You can ride a bicycle in just about any shoes, but serious riders should always invest in shoes designed specifically for mountain biking or road biking. Compared to cross trainers and typical athletic shoes, cycling shoes are designed with much stiffer soles. The soles help to transfer power from feet to pedals, making riding more efficient and less tiring.
Cycling shoes are typically paired with clipless pedal systems. The shoes and clips work together to provide extra support and reduce cramping and fatigue.
What to look for in cycling shoes
After selecting a bicycle that fits your needs, the shoes you wear will be the second most important piece of cycling equipment you purchase.
Cycling shoes should be comfortable from the get-go. The heel should be snug and there should be plenty of arch support. You should also have room to wiggle your toes. When walking in cycling shoes your heels may slip a bit, this is due to the stiffness of the soles. As long as your feet feel stable when you are clipped into your pedals, there is no need for concern.
The style of cleat for your cycling shoe will depend on the type of biking you plan to do. For road biking, the cleat will protrude from the sole. For mountain biking, the cleat should be recessed into the sole.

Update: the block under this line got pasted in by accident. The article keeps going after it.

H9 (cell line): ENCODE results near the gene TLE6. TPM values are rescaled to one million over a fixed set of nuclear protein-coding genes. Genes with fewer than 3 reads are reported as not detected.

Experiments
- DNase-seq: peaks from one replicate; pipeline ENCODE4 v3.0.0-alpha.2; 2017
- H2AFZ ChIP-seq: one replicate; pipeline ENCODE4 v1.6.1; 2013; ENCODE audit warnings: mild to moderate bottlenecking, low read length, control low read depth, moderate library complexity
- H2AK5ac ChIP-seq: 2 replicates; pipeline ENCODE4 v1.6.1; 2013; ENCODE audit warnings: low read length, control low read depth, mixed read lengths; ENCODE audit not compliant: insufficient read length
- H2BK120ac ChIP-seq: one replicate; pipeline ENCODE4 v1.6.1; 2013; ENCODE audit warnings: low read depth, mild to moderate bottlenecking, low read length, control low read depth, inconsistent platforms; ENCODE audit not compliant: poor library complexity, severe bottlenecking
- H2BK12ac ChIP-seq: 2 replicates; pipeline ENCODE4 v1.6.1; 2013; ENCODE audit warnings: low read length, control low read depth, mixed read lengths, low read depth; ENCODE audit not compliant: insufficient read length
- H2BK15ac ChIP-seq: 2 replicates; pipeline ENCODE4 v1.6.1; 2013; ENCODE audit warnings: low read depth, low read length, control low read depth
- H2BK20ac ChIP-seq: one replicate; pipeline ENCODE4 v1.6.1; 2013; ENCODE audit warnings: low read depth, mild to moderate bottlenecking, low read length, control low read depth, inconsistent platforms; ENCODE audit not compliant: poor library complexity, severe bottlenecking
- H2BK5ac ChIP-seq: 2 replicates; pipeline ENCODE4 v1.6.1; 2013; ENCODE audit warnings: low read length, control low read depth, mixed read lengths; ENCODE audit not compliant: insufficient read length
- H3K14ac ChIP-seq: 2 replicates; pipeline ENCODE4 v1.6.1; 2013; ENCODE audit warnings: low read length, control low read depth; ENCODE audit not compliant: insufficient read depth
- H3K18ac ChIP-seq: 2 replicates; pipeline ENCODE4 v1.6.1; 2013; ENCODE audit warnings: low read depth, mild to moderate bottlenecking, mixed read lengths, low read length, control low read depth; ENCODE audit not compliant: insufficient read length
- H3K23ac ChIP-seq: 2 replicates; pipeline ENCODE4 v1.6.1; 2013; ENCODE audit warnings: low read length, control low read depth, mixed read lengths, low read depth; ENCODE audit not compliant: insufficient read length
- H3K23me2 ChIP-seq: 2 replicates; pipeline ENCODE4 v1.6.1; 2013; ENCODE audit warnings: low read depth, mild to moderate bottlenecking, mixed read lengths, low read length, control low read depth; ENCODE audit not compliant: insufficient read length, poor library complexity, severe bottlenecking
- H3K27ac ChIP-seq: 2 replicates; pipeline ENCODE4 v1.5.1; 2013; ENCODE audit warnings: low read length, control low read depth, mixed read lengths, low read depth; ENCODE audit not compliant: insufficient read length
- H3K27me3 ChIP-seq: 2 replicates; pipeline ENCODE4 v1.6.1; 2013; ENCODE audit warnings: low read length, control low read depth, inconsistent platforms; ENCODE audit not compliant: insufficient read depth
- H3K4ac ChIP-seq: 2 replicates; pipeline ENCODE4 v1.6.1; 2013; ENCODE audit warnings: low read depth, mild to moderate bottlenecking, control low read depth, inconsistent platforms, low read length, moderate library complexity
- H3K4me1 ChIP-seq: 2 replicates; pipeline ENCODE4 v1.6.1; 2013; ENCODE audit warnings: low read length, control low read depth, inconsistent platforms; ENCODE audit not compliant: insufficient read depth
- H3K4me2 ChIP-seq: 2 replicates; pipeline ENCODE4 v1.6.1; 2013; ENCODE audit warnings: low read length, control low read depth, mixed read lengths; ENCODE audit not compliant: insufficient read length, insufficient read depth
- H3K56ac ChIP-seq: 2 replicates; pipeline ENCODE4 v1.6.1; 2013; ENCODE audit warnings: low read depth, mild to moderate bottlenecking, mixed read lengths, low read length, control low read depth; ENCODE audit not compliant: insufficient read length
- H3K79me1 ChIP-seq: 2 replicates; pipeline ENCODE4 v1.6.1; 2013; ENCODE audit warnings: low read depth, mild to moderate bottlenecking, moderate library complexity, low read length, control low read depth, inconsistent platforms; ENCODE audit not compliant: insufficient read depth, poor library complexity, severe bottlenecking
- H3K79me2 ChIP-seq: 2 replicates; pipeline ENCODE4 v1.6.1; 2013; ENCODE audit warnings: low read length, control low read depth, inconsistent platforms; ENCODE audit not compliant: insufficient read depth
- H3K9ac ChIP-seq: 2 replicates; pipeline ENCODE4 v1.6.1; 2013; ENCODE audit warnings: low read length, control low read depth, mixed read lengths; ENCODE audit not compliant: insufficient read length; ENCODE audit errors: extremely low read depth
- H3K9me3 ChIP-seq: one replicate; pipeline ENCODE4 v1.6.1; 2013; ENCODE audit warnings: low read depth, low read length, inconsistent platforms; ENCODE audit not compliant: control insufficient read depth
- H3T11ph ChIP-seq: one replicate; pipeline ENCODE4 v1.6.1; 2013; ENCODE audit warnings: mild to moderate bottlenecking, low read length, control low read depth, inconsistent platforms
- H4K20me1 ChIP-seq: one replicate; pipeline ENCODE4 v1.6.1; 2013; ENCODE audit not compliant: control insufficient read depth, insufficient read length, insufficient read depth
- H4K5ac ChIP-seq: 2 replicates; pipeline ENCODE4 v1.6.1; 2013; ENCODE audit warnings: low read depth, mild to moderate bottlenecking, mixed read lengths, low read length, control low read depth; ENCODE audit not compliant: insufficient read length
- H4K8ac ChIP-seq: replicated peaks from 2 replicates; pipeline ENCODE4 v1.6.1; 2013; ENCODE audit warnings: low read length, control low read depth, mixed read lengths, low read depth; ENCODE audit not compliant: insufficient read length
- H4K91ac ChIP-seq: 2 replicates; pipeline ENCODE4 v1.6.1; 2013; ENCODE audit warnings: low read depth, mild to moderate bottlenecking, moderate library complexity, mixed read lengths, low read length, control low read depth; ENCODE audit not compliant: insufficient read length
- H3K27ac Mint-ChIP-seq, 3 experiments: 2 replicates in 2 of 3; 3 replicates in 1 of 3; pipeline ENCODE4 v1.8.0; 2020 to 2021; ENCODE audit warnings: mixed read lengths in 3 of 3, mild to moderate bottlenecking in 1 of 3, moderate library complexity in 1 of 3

Cycling shoes should be monitored for signs of wear. Cleats should be replaced immediately if they are worn to the point where the shoe becomes inadvertently disengaged from the pedal.
Issues created by improper fit
Cycling shoes need to provide enough support to transfer power from the feet to the pedals. Improper shoe wear can cause the foot to collapse through the arch when pedaling. This can result in:
- Arch pain.
- Burning, numbness, tingling, and shooting pains through the foot.
- Tendon problems.
If you have pre-existing problems with your feet, it is important to see a doctor before investing in cycling shoes. A podiatrist can help you find a cycling shoe that will fit comfortably and accommodate foot conditions and deformities.